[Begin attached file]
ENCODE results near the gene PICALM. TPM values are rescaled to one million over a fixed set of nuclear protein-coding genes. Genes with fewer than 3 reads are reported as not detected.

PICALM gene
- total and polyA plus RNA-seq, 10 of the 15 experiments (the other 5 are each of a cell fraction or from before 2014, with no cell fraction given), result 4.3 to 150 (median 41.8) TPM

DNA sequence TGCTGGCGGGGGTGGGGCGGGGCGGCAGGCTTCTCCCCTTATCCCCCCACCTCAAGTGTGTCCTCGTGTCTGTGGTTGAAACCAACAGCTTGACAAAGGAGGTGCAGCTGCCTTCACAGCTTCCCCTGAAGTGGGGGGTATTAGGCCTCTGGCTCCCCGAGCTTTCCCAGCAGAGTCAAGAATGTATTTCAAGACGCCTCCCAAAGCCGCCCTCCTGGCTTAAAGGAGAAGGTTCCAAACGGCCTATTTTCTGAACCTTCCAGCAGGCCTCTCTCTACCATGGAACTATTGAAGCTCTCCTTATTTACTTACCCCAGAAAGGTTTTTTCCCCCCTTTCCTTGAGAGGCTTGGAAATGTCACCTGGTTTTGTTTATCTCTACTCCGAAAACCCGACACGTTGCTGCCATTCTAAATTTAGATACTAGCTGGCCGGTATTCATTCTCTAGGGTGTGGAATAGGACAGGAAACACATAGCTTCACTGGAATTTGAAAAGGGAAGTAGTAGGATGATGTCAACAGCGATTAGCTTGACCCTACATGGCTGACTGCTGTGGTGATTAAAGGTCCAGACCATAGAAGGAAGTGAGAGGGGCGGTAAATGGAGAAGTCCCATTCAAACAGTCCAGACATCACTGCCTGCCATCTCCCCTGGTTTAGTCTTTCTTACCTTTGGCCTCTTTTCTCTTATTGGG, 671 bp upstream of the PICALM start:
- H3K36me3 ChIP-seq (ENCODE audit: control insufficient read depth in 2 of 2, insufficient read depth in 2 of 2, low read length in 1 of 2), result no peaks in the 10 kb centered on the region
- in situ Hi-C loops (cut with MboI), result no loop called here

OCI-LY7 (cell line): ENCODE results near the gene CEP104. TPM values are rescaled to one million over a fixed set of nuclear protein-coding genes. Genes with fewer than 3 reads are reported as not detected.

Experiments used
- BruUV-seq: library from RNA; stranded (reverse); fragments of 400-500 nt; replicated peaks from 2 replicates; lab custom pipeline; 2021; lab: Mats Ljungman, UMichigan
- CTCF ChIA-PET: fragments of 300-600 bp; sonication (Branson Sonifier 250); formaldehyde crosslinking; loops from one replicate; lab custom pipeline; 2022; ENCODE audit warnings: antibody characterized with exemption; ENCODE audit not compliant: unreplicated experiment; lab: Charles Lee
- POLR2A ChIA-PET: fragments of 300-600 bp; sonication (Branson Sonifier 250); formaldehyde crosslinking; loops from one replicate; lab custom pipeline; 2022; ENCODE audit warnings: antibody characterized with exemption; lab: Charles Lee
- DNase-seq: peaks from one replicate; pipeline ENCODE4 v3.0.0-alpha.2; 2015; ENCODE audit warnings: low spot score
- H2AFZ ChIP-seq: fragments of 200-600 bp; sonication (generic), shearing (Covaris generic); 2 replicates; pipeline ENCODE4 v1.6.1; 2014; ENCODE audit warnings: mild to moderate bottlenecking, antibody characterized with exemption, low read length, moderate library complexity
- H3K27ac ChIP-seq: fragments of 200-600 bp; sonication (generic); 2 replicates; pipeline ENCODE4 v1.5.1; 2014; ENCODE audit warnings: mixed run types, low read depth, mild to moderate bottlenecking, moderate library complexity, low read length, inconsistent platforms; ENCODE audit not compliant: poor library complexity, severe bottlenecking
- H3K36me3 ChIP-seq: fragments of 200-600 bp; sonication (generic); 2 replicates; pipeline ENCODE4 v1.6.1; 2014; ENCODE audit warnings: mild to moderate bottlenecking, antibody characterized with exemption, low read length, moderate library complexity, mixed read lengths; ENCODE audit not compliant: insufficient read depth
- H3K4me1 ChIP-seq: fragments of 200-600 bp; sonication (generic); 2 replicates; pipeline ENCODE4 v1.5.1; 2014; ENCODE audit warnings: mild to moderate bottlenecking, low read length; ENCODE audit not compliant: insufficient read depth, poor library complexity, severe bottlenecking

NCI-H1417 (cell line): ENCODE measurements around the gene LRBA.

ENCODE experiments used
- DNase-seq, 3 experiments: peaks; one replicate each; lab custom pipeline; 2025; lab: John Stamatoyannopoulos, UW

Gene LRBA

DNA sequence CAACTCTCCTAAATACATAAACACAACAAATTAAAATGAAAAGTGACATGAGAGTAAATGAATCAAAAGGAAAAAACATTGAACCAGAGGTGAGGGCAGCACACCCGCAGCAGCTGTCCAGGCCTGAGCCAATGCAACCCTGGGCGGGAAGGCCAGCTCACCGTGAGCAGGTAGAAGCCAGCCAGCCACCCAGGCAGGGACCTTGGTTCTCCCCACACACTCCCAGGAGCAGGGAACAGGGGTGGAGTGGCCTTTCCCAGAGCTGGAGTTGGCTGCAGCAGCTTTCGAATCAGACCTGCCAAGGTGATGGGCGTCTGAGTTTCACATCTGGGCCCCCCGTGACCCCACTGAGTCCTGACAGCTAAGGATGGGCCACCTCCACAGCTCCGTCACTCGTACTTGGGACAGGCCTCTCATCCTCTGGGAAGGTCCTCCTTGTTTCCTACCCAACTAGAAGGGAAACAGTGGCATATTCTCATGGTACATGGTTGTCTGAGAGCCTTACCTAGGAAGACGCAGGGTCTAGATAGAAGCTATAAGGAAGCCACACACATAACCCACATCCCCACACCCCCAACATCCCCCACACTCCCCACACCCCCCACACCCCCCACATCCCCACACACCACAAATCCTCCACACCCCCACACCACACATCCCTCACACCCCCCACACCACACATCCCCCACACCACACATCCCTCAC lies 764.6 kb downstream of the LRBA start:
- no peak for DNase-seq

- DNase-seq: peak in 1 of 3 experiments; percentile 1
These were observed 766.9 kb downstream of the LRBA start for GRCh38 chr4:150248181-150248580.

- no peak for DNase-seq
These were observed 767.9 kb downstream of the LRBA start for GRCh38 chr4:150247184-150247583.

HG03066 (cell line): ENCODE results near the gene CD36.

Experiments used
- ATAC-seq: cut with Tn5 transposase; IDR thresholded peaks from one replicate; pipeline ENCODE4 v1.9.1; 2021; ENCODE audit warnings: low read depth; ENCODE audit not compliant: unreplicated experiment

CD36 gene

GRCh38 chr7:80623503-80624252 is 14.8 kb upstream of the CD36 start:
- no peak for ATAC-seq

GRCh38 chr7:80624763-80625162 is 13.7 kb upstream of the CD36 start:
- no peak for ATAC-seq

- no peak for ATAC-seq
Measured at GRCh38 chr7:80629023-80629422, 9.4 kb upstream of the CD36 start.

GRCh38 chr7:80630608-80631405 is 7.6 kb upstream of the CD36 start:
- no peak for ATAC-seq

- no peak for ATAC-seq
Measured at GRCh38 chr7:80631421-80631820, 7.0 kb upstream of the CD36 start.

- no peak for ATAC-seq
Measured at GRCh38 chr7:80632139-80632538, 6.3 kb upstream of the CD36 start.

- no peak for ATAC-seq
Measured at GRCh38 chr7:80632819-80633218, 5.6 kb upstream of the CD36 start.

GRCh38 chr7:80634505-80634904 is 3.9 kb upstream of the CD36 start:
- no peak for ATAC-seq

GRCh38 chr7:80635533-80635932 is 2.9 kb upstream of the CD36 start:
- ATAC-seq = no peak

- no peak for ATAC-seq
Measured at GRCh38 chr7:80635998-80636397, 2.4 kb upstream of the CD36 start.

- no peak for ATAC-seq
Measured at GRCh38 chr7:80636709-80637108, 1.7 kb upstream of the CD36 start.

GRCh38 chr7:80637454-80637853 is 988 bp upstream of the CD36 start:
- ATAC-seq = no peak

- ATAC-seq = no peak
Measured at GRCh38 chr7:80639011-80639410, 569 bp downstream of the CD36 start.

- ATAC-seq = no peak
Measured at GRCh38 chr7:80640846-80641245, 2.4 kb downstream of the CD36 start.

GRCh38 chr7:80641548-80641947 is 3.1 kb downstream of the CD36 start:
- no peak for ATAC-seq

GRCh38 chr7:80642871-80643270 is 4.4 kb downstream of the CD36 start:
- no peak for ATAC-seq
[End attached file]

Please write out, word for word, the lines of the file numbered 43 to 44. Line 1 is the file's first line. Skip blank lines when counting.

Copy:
- no peak for ATAC-seq
Measured at GRCh38 chr7:80632819-80633218, 5.6 kb upstream of the CD36 start.